Thiemjarus et al. [124]Physical movementAccelerometerPlaced on the waist, in the shirt and trouser pocket8 (6:2)KNN (k = 1)Lying, sitting, standing, walking, running, jumpingAccuracy 75.19%
The advantage of position-independent algorithms over those previously described is that they allow the user to use their smartphone as they would otherwise, without restriction. A recent study by Wang et al. [125] remotely monitored forty-eight university students over a period of ten weeks, requiring participants to simply install an application, StudentLife, on their smartphone. The application they developed combined their previous work [53,121,126] to detect physical movement regardless of device position and orientation. Whilst their application could only detect periods of physical activity in windows of ten minutes, they were able to use the measurements they obtained from the smartphone to show a significant negative correlation between total activity time per day and loneliness ( p = 0.018 ). This finding, along with recent work by Varnfield et al. [106] in which the smartphone’s sensing capabilities are used to remotely count the steps of patients undergoing cardiac rehabilitation within their own homes, illustrate the vast potential that smartphones have to improve healthcare if they are utilised as a non-invasive monitor of physical movement.

4. Challenges

There are a number of design criteria which need to be addressed when algorithms for estimating physical movement are developed (see Figure 5). Ideally the algorithm would consume a minimal amount of power whilst accurately classifying physical movements to the “lowest level” of detail (see Figure 3), regardless of the smartphone, its position on the body, its orientation and the physical characteristics of the user. The challenges that prevent these criteria being satisfied by a single algorithm will be discussed before outlining future avenues that warrant further investigation.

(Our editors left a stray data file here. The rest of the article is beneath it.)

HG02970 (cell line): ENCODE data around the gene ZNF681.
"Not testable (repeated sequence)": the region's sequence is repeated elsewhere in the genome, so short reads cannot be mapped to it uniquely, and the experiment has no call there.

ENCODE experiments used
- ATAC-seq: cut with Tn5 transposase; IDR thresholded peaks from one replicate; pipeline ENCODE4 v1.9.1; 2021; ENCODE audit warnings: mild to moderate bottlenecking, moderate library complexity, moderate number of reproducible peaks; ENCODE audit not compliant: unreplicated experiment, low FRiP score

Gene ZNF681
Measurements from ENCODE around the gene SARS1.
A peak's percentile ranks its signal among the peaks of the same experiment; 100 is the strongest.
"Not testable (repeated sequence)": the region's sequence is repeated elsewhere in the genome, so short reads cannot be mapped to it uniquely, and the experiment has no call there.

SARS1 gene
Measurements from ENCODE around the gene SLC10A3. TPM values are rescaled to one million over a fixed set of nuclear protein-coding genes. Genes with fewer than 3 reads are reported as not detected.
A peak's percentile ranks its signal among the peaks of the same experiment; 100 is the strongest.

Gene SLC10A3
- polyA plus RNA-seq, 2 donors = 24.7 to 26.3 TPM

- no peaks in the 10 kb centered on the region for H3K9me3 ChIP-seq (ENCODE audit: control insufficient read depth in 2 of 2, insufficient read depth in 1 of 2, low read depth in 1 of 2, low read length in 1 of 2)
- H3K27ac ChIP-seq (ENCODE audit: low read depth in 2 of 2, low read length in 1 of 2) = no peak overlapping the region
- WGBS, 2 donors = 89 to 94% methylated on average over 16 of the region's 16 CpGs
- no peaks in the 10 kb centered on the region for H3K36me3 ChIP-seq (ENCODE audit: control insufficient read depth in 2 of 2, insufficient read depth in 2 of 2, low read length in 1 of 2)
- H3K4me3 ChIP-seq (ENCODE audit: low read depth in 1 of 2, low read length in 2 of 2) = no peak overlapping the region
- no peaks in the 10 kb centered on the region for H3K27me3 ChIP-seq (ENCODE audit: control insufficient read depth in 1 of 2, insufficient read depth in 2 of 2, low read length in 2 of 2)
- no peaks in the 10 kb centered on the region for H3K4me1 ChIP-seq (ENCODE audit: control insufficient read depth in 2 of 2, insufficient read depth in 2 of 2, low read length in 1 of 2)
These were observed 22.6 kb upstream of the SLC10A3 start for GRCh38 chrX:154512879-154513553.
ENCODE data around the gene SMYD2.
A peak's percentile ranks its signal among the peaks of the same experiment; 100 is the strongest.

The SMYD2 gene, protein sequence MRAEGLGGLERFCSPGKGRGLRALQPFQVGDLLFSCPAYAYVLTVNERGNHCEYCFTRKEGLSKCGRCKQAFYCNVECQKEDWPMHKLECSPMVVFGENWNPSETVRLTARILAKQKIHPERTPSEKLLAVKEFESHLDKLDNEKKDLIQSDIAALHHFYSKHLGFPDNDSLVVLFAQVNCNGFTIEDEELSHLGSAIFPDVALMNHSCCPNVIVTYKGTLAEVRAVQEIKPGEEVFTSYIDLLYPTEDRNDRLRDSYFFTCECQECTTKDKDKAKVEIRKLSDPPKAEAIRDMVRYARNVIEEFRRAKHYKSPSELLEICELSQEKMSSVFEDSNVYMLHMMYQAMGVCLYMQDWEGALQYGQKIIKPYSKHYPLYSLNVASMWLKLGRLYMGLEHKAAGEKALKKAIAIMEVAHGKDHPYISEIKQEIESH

Figure 5. Properties of the ideal algorithm for physical movement identification. Examples of what an ideal algorithm would need to achieve to satisfy each criterion are listed below each property.
Figure 5. Properties of the ideal algorithm for physical movement identification. Examples of what an ideal algorithm would need to achieve to satisfy each criterion are listed below each property.
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4.1. Smartphone Battery Life

The limited battery life of the smartphone is a prominent issue which users deal with by regularly charging their device, or charging when they receive a notification from the device to do so [127]. Falaki et al. [42] identified that the rate at which the smartphone’s battery is consumed is dependent on three factors: (i) the number of user interactions with the device; (ii) the applications installed and run by the user on the device; and (iii) the hardware and operating system within the device. Carroll and Heiser [43] determined that in a “suspended” state (no applications running/screen switched off) much of the Android smartphone’s battery power (OpenMoko Neo Freerunner) is consumed by the GSM module, whilst in an “idle” state (screen on but no applications running) the graphics processor consumes the most power (a more detailed breakdown can be found in Figure 6). In an attempt to determine which hardware components consume the most power, they performed a number of use case scenarios, to assess which hardware components consumed the most power under varying circumstances. Among their findings, Carroll and Heiser identified that even modest smartphone usage (using the device to call; SMS; browse the internet; and email for a total of three hours) could reduce the battery life to twenty-one hours.